We turned around when a couple people slipped. When you start getting tired it is easy to make mistakes that will lead to real trouble. On the way back every side hole we could peek into turned out to lead somewhere and have more side passages that did not necessarily connect to places we had seen. Now we understood why this was the "Lost Cave" - you could easily follow your excitement and never come out!

I really wish I could take a better camera here - there are spectacular formations and everything is drippy...some of the sorbetos (straws) were 2 feet or longer. There were so many detours you could make but they were small and you had to leave the pack behind and definitely could not and should not drag or push anything down these areas.

Every tunnel offered a new room or another white area that was highly decorated. Unfortunately there were some broken formations on the ground. I think there must be some compromise between mapping and documenting an area that is this delicate - do you just expect a certain amount of breakage and believe it is worth it to document information about it? Limiting access is a great plan but not everyone knows their limitations or abilities and sometimes sheer excitement takes over before the brain kicks in.

We were in this cave for 6 hours or so - it was almost 8 hours from and back to the cars.

So we had to leave the white rooms and leave exploring other side shoots for another time. We went back to the darker river bed and started heading downstream.

Besides the flow stone this cave had a lot of the "fudge formations" that Los Chorros had - the dark, chocolaty, soft looking stalactites.

The passage looked completely different going back. You start to notice things you didn't see on the way in and start thinking that maybe you could be going a different way? Fortunately the river is the river and it leads us out. We just have to look for the one familiar formation so we can climb up and head out the confined area to the sunlight. Once we were out we went down to another "entrance" to wash ourselves off in a small waterfall and in the river bed. I have never had so much fun or been so dirty ever! This other "entrance" was really constricted and since I had done so much climbing around I left that, too, for another day.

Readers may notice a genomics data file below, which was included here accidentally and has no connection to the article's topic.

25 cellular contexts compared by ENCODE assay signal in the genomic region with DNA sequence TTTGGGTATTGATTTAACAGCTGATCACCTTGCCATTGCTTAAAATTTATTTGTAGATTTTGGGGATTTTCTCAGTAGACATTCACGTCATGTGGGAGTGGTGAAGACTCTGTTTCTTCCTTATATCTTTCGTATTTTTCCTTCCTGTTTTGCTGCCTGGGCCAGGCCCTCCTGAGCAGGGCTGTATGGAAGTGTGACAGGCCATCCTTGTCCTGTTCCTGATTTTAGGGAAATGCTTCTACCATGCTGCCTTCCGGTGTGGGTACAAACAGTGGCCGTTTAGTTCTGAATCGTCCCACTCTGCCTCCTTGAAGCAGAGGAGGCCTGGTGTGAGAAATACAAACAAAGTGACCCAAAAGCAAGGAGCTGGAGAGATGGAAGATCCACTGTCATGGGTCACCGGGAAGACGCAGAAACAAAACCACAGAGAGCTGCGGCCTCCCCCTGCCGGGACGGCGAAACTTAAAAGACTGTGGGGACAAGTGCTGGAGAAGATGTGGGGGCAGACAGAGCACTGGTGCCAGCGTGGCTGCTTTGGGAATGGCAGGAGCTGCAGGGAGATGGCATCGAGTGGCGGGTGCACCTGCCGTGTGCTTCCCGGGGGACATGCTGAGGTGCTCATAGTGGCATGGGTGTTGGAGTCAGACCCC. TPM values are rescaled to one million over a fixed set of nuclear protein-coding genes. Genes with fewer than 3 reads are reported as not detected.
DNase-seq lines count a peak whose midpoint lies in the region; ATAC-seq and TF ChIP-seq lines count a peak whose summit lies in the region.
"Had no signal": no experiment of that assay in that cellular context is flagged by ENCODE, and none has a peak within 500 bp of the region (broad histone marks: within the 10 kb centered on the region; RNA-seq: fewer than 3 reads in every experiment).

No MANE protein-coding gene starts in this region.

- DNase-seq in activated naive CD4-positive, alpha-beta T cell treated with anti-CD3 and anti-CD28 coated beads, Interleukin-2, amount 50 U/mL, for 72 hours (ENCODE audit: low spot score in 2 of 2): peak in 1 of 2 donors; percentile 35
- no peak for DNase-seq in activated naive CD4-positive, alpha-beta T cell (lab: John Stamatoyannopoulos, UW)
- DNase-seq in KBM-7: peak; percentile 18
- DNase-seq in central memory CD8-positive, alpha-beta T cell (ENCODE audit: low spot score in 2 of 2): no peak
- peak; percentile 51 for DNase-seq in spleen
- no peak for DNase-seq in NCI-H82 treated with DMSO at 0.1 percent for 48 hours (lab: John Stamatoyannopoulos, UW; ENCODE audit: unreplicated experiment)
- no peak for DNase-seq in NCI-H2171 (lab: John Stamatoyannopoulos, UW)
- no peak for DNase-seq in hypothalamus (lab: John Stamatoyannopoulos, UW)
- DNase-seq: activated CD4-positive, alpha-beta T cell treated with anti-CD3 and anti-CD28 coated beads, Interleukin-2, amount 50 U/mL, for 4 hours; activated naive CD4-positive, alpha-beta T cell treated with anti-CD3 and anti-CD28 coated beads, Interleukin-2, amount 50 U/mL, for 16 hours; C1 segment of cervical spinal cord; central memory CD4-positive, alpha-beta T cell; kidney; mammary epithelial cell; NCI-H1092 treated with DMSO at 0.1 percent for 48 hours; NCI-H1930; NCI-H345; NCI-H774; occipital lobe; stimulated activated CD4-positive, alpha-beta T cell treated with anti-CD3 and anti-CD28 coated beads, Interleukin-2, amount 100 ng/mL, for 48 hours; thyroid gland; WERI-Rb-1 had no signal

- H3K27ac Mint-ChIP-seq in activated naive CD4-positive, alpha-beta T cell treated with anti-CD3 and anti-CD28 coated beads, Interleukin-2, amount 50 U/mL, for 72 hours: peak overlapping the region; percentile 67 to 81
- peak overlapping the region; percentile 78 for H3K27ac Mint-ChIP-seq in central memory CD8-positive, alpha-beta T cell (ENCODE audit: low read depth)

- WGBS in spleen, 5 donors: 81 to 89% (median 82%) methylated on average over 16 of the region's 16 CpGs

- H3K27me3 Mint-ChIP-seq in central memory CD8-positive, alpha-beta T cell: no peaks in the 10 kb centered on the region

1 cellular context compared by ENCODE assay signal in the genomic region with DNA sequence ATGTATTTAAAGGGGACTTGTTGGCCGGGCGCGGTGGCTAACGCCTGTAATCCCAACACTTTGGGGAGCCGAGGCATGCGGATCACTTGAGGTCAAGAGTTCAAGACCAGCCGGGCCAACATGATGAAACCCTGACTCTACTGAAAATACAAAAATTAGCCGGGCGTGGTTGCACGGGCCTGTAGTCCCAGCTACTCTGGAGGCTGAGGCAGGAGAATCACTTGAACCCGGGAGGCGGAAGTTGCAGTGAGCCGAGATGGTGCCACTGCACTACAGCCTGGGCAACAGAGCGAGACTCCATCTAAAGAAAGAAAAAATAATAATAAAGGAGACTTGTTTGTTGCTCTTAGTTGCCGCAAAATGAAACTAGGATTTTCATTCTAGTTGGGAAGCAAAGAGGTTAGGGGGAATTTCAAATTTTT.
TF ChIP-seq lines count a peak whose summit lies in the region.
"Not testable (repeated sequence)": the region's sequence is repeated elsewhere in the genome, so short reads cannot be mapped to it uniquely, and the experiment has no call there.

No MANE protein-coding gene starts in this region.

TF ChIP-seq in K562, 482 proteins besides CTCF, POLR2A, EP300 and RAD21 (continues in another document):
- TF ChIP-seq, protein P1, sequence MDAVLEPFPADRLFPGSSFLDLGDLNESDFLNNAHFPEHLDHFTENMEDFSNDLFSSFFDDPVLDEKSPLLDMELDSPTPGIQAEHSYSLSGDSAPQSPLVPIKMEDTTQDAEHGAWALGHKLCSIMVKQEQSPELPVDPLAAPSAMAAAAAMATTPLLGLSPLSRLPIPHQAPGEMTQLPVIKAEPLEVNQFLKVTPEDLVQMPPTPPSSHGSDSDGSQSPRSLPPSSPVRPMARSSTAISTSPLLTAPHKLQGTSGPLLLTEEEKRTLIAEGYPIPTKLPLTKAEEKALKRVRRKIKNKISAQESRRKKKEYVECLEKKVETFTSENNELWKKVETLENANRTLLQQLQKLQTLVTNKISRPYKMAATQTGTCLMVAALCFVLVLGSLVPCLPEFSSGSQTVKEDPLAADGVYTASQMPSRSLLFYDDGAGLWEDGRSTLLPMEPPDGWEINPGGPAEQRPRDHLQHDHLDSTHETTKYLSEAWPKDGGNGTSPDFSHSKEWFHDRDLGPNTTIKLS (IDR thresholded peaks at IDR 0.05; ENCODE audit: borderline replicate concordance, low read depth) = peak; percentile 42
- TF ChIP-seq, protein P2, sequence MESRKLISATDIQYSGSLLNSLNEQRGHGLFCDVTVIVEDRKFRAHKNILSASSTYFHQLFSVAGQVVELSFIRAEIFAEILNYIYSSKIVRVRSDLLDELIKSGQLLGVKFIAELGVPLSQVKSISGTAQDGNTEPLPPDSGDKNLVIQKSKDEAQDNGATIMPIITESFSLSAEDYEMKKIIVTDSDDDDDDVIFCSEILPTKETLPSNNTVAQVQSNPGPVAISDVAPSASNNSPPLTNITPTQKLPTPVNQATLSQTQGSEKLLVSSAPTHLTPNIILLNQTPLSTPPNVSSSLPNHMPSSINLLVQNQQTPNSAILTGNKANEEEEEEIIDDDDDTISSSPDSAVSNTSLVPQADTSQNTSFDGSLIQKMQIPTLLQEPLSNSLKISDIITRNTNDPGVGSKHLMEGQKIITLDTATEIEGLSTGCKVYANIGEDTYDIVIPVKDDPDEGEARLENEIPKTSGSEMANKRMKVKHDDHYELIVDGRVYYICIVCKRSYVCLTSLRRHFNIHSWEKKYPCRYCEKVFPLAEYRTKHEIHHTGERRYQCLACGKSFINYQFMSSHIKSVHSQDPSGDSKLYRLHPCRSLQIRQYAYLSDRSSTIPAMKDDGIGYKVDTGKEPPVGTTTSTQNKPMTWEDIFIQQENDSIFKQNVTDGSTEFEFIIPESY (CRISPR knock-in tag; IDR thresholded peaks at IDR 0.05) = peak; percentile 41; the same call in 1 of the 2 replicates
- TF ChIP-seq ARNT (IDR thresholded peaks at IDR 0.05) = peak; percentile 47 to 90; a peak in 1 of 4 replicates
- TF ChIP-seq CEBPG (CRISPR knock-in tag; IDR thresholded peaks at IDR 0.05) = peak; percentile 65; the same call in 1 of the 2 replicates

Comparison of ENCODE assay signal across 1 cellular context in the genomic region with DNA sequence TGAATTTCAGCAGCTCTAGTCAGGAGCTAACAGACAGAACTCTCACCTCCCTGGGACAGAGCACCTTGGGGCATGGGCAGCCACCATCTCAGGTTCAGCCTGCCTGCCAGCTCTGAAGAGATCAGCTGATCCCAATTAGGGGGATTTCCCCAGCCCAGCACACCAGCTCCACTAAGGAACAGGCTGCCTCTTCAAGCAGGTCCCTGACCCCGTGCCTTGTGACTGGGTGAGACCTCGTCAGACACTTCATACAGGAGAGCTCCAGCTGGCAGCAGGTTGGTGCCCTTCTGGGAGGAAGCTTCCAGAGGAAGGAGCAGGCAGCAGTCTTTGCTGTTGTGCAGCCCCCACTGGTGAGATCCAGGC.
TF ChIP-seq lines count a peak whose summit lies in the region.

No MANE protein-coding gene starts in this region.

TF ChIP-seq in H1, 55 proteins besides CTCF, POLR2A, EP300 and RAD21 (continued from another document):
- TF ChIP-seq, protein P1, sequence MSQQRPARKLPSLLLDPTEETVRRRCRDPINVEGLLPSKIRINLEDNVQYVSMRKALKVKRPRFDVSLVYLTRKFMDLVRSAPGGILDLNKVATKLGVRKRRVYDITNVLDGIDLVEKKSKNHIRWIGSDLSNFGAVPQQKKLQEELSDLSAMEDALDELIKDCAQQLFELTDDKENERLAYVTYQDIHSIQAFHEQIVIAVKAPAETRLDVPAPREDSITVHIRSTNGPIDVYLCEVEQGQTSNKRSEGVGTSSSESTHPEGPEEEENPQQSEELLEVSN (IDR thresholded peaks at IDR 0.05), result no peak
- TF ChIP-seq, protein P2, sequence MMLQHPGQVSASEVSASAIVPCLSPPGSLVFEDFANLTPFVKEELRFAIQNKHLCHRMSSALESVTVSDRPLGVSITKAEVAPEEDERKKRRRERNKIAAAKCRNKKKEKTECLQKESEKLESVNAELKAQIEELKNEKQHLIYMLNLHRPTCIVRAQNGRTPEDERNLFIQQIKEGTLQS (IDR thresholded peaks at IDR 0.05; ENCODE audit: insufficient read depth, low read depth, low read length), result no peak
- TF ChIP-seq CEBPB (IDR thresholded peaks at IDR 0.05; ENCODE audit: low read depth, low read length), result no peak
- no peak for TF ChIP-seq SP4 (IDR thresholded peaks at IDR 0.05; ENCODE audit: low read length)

Geoff and Michelle said...

Hey guys, your pics lately are AMAZING!!!
I love your flowers and the caving looks like something we'll definately need to check out soon.
Geoff and I are having a ball in Puerto Rico, exploring, meeting people and living life on this beautiful island.
Thanks for sharing!

Cassie said...

That looks so cool! The only cave we've gone was in the Camuy Cavern...which was neat, but a very short expedition. 6 hours is a long time to go caving!

Are you sure the cave's name isn't "Cueva Perdida" instead of Perdido? Usually the adjective and noun match the gendered form. Also you would say "espero volver a.." instead of "de" unless you are saying "I hope to return from (de)..." instead of "I hope to return to (a).."

Sorry for the Spanish lesson...let me know if you don't want to hear it... :-)

Manuel said...

The survey on this cave was made by FIEKP.

Anonymous said...

Thanks Manuel - Are you still surveying it? This is my favorite cave so far because there are so many secret rooms and little tunnels to carefully maneuver through. If you ever want help....I can slither! katrina